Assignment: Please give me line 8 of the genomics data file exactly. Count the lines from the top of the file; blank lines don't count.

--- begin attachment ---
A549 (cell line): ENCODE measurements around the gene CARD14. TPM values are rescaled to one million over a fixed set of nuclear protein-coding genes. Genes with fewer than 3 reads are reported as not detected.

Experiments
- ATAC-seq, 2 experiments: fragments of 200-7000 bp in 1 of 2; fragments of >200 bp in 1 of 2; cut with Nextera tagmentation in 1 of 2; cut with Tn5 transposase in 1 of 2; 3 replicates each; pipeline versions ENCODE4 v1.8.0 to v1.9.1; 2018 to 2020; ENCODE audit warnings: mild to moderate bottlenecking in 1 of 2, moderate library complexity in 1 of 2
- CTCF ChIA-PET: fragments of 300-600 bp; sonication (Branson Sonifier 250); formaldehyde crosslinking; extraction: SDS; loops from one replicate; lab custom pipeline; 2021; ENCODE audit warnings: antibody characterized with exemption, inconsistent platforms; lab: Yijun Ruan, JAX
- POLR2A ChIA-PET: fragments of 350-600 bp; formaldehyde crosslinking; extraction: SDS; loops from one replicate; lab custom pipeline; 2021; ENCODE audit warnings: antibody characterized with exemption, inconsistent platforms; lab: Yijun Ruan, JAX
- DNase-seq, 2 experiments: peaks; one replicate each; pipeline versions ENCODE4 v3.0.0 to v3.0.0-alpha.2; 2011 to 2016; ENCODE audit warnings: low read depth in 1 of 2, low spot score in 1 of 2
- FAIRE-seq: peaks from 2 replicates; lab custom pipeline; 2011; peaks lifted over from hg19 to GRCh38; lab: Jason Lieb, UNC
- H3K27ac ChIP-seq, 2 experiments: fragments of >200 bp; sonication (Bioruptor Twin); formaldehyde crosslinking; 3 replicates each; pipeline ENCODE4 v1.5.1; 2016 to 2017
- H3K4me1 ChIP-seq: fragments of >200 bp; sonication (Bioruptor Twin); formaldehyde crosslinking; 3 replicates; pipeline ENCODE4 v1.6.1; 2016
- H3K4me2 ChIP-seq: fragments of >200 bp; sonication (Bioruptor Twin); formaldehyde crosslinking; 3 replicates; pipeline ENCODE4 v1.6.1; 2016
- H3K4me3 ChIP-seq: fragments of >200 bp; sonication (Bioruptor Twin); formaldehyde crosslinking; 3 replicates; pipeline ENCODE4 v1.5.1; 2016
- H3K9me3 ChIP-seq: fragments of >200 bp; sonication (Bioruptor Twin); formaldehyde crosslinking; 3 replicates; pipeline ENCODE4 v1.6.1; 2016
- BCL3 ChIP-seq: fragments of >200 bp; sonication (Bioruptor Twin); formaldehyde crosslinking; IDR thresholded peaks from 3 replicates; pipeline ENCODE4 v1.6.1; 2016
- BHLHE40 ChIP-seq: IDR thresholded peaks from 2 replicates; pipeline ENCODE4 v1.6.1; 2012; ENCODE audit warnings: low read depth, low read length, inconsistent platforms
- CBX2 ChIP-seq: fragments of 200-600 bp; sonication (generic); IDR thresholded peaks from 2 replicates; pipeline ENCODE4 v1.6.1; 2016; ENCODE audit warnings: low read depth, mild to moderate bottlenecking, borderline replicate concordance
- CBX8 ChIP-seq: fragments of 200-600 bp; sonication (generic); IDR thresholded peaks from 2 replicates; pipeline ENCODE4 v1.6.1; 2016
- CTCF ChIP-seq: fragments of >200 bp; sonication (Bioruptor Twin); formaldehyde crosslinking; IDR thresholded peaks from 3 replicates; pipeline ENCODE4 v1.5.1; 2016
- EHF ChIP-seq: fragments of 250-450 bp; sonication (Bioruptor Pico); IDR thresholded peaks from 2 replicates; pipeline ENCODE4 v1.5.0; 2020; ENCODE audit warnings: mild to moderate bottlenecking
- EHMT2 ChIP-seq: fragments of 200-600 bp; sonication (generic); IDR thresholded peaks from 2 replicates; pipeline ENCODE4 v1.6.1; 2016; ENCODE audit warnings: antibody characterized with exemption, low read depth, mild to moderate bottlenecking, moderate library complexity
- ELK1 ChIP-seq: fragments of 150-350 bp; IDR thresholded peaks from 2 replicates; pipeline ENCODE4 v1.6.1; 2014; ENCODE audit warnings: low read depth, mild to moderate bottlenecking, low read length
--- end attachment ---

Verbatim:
- H3K27ac ChIP-seq, 2 experiments: fragments of >200 bp; sonication (Bioruptor Twin); formaldehyde crosslinking; 3 replicates each; pipeline ENCODE4 v1.5.1; 2016 to 2017